The Pursuit of Edward Snowden Who is More Wanted by the U.S. Government than was Osama Bin Laden

In many ways, National Security Agencywhistleblower Edward Snowden is more wanted by the U.S. government than was Osama Bin Laden just six months after the 9/11 attack on the United States.

President George W. Bush said during a White House press conference, «Who knows if he’s [Bin Laden] hiding in some cave or not. We haven’t heard from him in a long time. The idea of focusing on one person really indicates to me people don’t understand the scope of the mission. Terror is bigger than one person. He’s just a person who’s been marginalized… I don’t know where he is. I really just don’t spend that much time on him, to be honest with you».

Compare Bush’s attitude toward Bin Laden to Obama’s obsession with capturing Snowden and the hypocrisy of American foreign policy across the board comes into clear focus.

Barack Obama has made it one of the linchpins of his administration to identify, prosecute, and imprison national security whistleblowers. Obama has charged more government employees under the provisions of the antiquated 1917 Espionage Act than all of his predecessors combined.

Edward Snowden was the seventh person charged with violating the Espionage Act after he released to The Guardian and The Washington Postclassified documents from the NSA revealing the extent of U.S. communication surveillance of the Internet, phone calls, text messages, and Skype communications within the United States and around the world.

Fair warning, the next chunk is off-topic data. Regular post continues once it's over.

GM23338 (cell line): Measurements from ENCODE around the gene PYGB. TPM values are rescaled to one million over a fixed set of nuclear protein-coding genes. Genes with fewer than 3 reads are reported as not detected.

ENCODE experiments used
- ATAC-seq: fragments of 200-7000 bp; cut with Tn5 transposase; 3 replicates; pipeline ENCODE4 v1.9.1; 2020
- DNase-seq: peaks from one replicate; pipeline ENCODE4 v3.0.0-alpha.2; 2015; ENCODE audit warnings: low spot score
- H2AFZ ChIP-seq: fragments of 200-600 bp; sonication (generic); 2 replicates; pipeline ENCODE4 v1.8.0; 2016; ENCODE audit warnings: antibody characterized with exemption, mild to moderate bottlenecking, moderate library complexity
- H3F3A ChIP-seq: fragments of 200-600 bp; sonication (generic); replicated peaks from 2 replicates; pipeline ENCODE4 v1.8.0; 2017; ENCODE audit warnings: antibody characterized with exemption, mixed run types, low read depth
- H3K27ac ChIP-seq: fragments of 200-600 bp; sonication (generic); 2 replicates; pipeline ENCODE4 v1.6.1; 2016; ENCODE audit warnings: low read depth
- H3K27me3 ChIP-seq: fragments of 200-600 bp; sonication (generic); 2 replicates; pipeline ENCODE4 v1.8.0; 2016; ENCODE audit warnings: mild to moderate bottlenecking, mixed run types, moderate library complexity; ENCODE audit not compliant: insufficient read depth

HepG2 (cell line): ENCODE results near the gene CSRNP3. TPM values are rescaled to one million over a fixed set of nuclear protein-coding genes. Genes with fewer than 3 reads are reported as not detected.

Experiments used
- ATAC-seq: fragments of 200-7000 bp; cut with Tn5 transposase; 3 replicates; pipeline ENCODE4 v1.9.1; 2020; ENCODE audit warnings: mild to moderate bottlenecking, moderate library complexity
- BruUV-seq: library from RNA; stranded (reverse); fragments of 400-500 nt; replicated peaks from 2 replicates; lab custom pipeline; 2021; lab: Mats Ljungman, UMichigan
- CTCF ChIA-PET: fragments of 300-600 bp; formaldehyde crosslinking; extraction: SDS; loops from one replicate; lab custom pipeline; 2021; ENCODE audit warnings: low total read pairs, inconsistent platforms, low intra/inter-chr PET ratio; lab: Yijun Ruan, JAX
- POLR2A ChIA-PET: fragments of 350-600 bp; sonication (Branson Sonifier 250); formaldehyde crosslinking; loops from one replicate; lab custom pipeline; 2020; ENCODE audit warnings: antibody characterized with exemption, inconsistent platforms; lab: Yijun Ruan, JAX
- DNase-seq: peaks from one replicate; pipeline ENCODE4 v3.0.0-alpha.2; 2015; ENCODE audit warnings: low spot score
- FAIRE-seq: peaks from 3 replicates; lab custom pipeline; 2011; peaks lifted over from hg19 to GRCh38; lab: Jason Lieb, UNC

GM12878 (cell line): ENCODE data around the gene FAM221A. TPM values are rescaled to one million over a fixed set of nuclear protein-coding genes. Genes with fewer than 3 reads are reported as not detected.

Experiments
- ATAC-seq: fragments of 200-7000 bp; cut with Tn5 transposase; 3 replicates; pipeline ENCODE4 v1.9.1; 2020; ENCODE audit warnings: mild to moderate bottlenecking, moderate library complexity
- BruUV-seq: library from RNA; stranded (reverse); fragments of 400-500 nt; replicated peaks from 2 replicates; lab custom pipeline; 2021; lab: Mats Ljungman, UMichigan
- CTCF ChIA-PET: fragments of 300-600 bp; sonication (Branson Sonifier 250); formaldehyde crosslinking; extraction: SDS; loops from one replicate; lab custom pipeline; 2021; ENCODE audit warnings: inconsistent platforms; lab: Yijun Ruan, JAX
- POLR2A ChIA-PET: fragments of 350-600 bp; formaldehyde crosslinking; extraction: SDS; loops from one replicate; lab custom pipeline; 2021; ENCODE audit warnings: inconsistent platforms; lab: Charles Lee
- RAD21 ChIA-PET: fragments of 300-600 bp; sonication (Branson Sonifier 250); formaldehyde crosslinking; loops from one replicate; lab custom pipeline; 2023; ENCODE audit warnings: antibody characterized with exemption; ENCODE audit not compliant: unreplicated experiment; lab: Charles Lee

After Snowden arrived in Hong Kong and began releasing classified NSA documents anonymously and then under his name, the United States immediately went to work in trying to apprehend the one-time Booz Allen Hamilton contractor at the NSA Regional Security Operations Center (RSOC) in Kunia, Hawaii. The State Department revoked Snowden’s passport and requested that Hong Kong extradite Snowden under the U.S.-Kong extradition treaty. However, the treaty states that political offenses are not recognized by Hong Kong as a justification for extradition.

That provision was written into Hong Kong law prior to the change of sovereignty for the city from Britain to China and it was pushed by human rights advocates in the Bill Clinton administration who did not want to see Chinese pro-democracy advocates living in Hong Kong deported back to China. But that meant nothing to the Obama administration, which threatened Hong Kong with visa and trade sanctions over its failure to extradite Snowden.



Hong Kong pointed out that the U.S. extradition request misidentified Snowden as «Edward James Snowden» and not Edward Joseph Snowden» and that his passport number was not provided. The White House fumed that Hong Kong and China stalled on the request and permitted Snowden to fly to Moscow on an Aeroflot flight.

Ecuador came in for Obama’s wrath after its consul in London, Fidel Narvaez, provided Snowden with an Ecuadorian refugee document that allowed Snowden to travel to Russia from Hong Kong.